Gambling Treatment Program
Problem gambling is defined as a gambling behavior that causes disruptions in any major area of life. That could be emotional (worries), physical (feeling sick and anxiety), social (owing money or relationship problems) and vocational (problems at work, missing time).
The term “Problem Gambling” also includes a condition known as “Pathological” or “Compulsive Gambling”, a progressive addiction that is characterized by an increasing preoccupation with gambling. This includes a need to bet more, restlessness and being irritable when attempting to stop, “chasing” losses and a continuation of gambling behavior despite mounting personal and financial problems.
Nationally, It is estimated that as many as 4% of gamblers may go on to develop a gambling problem. In the Commonwealth of Massachusetts, recent studies indicate that as many as 6% of adults have experienced a gambling problem in their lifetime.
Who Are Gamblers?
Just a few short years ago, gamblers were considered ‘social misfits’. Today, gambling is part of our mainstream culture with numbers games and lottery tickets available at food and convenience stores and casinos becoming tourist destinations. Far from the ‘social misfits’ of yesterday, research shows that today’s gamblers are employed, have families and are ordinary, hard working people.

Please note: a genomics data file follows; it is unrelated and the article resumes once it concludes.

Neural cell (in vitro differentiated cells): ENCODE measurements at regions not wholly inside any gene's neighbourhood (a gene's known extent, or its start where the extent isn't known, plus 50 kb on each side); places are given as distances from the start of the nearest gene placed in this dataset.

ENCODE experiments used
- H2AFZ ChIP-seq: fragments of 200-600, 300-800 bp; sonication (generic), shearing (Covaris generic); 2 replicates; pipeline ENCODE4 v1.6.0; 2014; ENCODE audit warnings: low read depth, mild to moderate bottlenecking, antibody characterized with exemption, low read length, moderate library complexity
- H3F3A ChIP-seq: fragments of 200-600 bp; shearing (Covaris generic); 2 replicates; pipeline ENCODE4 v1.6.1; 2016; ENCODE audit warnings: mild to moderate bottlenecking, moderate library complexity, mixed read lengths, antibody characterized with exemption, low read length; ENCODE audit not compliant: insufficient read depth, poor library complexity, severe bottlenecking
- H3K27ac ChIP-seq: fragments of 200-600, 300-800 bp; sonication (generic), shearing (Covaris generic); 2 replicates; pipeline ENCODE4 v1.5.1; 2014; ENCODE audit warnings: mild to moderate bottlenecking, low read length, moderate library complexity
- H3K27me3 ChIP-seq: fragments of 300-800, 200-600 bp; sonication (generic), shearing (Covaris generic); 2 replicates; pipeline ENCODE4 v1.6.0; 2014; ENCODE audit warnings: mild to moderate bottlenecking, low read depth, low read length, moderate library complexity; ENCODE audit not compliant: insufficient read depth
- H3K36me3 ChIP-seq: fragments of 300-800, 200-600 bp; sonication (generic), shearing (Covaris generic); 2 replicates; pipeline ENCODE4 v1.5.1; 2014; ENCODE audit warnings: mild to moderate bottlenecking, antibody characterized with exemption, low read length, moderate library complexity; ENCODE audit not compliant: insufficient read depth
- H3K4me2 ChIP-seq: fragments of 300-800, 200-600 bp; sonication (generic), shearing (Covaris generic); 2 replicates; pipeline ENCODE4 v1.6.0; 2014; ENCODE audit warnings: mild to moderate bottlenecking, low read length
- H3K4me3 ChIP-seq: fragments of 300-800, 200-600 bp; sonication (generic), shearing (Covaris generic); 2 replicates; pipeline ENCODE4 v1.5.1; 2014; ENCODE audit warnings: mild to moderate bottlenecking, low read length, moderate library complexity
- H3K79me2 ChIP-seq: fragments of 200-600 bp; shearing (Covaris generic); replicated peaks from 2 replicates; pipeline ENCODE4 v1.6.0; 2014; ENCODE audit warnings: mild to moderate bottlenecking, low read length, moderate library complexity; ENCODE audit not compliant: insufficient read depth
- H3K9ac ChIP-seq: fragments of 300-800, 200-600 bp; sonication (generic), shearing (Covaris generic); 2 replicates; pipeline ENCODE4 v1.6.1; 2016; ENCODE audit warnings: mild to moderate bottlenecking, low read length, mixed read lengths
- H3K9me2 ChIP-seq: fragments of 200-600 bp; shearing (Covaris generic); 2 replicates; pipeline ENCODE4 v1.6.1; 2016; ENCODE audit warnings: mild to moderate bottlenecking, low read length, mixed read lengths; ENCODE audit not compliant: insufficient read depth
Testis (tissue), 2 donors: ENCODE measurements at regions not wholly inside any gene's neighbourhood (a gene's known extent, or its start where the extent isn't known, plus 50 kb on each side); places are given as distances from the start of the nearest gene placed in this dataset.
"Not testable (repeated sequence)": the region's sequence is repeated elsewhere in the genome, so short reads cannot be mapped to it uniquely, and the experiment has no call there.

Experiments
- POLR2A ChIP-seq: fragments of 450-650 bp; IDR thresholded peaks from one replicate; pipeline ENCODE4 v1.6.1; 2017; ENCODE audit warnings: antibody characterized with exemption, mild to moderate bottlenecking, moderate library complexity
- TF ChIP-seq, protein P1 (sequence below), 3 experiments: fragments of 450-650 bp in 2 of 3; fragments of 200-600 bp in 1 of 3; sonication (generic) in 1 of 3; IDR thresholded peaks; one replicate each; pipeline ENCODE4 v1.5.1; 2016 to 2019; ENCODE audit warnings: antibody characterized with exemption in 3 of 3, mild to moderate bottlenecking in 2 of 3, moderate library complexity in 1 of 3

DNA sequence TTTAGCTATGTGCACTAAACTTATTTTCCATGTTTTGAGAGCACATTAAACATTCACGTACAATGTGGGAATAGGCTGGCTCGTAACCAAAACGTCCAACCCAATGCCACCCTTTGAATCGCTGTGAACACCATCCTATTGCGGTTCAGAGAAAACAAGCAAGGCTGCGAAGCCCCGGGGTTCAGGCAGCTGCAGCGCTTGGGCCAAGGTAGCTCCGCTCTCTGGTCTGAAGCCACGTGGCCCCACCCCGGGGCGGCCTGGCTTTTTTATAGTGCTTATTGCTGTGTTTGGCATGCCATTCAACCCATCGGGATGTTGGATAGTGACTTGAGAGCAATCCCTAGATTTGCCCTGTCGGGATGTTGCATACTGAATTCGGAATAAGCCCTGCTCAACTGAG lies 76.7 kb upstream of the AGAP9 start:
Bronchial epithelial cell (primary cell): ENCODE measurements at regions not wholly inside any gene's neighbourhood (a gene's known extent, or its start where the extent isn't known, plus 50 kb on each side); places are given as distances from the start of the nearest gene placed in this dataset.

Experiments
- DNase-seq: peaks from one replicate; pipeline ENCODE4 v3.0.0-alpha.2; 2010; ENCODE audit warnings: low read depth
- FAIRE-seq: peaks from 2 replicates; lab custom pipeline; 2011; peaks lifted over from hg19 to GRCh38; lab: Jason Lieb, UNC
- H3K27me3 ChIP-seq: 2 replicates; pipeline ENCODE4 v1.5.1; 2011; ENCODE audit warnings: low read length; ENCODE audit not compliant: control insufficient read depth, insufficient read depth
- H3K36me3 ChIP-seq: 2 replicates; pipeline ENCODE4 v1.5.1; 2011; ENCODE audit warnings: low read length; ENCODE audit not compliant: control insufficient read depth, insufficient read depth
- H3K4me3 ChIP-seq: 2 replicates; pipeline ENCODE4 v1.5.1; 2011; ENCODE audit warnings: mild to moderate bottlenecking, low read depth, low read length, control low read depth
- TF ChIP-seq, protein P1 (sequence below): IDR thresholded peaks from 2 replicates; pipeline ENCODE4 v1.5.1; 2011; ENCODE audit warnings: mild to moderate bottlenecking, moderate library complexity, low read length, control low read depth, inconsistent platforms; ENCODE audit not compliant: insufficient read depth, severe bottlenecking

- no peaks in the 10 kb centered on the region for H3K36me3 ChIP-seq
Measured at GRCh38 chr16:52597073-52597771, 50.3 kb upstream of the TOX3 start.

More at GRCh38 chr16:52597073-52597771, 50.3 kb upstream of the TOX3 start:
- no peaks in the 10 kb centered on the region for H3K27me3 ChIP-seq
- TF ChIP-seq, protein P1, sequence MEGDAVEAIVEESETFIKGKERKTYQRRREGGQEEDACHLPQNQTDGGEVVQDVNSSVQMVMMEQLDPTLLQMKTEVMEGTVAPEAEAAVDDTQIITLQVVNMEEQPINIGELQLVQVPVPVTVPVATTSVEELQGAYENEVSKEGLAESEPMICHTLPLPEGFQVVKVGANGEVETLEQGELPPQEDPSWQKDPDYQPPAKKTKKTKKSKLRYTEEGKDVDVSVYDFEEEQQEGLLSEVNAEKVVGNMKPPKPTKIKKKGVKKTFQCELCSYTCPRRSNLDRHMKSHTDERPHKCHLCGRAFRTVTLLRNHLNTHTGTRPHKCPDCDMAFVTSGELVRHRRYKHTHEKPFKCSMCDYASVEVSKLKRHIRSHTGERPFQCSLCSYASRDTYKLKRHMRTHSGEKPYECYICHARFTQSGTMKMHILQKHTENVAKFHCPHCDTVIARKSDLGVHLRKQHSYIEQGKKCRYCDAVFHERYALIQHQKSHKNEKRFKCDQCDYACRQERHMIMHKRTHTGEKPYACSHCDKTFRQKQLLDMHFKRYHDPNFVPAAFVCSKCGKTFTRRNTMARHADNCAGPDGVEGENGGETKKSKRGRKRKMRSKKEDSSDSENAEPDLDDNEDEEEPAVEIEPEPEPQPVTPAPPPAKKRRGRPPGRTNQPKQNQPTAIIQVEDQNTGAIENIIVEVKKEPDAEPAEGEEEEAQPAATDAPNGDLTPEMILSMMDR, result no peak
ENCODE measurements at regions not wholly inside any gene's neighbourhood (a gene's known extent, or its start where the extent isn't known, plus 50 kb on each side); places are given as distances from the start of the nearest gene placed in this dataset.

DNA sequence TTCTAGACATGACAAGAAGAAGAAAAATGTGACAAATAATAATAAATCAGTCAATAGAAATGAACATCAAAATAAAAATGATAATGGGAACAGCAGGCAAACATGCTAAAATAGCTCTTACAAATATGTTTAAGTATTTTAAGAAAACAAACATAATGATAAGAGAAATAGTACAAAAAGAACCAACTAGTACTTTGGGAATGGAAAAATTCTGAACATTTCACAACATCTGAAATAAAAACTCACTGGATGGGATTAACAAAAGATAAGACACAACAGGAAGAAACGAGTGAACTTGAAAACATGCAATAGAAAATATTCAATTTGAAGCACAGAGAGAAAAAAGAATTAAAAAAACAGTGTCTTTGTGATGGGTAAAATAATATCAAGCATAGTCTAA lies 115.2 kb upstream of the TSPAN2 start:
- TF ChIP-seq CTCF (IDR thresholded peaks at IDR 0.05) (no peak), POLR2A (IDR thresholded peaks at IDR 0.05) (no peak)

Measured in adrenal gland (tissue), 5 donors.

Gambling Treatment Services
279 North Main Street, Fall River, MA 02720
Steppingstone’s treatment program utilizes cognitive behavioral therapy (CBT). This therapy is designed to change the way you think while modifying your behaviors. It includes:
Education – Learn about gambling cycles, brain pathways, rates of gambling returns, how “the house” will always win.
Cognitive Therapy – Learn to identify the thinking patterns that lead to gambling activities, thoughts that keep you gambling once you started, and techniques on how to think differently about gambling.
Behavior Change – Learn to identify triggers and high risk situations, reduce access to money and gambling locations, change routines, set goals, develop action plans and plan alternative healthy activities.
Emotions – Learn to change your negative emotions through problem solving skills and relaxation techniques.
Relapse Prevention – Learn to maintain your new behaviors and thinking through time so you can avoid a return to gambling behaviors in the future, develop plans for future situations and how to recover quickly from a slip.
• Spends a lot of time gambling (misses work, school, family obligations)
• Hides gambling losses (talks about wins, not about losses)
• Gambles to escape (includes escape from home problems, grief, or lonliness)
• Suffers severe mood swings (depends on whether or not he or she is gambling)
• Bets increase in size
• Tries to stop gambling but can’t (a compulsive gambler may try to stop but in most cases is unable to without help)